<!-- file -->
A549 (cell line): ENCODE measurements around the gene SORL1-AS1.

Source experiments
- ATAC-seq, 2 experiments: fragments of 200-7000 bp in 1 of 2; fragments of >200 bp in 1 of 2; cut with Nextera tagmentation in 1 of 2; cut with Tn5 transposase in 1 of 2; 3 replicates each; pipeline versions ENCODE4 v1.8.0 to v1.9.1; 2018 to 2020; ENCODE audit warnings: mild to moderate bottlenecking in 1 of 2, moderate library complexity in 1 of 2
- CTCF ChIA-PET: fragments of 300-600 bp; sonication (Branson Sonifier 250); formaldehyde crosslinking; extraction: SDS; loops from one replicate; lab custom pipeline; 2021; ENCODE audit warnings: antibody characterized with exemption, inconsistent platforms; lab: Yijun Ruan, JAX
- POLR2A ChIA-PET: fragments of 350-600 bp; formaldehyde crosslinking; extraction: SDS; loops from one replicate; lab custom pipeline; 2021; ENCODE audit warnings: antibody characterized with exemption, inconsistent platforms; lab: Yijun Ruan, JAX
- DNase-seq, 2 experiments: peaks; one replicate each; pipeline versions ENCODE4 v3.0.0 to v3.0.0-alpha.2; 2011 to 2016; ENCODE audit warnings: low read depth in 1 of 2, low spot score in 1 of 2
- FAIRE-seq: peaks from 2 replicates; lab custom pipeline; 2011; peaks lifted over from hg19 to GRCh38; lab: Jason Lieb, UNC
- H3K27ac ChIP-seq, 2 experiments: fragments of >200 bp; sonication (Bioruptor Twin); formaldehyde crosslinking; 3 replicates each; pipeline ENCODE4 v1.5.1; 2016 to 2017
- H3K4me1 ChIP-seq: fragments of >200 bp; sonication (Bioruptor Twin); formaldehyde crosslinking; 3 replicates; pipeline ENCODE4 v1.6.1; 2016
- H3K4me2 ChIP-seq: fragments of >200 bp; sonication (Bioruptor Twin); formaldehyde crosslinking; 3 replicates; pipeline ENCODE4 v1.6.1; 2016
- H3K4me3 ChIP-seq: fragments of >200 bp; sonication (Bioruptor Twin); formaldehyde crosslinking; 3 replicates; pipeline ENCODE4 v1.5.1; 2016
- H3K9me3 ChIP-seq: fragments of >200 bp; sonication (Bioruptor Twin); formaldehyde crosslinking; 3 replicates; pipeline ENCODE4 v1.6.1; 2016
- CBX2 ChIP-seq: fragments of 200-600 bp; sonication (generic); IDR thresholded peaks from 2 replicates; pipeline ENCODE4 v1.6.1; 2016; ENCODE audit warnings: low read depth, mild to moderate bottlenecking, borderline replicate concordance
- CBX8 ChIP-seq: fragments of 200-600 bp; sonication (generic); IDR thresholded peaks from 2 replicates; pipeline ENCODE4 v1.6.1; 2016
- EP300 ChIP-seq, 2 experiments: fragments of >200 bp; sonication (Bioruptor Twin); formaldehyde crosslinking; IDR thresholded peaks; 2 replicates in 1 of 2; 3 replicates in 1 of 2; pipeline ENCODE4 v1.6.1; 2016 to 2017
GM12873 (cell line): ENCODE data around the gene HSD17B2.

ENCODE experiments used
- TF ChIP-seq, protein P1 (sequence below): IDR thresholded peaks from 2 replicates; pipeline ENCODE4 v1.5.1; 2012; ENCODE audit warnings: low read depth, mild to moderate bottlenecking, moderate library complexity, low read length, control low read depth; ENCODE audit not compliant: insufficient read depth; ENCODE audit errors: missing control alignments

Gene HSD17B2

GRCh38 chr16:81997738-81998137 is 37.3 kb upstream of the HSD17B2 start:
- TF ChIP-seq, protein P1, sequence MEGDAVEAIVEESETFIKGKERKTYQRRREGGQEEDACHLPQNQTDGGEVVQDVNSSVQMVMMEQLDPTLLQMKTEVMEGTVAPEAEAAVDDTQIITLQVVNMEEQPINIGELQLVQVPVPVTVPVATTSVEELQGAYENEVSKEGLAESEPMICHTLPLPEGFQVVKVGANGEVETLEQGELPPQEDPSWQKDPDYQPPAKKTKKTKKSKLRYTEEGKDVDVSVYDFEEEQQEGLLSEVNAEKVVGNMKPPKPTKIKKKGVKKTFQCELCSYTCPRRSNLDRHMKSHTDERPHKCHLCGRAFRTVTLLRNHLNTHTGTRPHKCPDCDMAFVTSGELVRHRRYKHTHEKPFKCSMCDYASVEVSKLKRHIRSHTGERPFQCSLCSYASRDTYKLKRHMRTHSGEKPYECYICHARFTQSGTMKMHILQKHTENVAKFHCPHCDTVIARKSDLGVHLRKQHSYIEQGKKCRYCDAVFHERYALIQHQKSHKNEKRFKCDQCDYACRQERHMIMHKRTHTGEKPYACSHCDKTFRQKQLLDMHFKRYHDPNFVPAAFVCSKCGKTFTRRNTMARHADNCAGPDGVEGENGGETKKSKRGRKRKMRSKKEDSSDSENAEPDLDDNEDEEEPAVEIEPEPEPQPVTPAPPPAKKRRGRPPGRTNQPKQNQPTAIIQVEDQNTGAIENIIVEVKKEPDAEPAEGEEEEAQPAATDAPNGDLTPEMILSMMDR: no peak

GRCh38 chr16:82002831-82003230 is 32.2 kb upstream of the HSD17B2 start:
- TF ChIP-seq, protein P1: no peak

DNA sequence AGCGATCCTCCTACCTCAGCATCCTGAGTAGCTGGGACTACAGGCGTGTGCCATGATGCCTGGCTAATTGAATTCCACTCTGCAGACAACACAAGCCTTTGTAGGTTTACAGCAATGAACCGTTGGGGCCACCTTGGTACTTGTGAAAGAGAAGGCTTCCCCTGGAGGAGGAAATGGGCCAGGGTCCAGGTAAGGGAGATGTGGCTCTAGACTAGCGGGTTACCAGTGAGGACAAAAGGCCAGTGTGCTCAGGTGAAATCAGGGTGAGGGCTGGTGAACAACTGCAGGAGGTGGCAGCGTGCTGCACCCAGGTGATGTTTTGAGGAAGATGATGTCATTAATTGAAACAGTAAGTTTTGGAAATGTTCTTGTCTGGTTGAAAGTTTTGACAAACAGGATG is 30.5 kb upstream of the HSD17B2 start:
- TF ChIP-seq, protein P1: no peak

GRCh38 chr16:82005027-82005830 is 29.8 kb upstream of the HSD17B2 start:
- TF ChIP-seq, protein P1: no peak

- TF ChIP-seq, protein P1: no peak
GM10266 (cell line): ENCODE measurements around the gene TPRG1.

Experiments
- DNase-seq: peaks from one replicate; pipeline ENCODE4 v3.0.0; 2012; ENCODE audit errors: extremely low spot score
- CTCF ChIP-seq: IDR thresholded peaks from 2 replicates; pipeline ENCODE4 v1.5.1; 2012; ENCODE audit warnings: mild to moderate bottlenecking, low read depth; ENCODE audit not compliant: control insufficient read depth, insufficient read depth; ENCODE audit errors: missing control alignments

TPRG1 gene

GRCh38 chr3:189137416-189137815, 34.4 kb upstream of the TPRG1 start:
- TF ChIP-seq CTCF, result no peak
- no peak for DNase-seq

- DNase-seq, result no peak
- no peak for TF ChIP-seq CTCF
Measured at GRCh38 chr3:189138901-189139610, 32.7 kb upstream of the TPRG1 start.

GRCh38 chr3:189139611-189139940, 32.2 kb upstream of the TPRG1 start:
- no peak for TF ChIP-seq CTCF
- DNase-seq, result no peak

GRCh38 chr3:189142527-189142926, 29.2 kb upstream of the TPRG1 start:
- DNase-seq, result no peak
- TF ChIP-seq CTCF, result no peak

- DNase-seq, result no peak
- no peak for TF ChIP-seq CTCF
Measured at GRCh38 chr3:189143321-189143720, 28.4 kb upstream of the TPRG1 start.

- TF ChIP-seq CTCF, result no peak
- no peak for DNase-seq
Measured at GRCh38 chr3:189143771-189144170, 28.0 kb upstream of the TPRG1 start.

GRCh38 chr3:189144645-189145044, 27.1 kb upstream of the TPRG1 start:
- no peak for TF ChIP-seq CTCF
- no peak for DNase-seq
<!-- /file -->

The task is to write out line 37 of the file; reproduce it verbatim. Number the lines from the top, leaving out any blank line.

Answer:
- DNase-seq, result no peak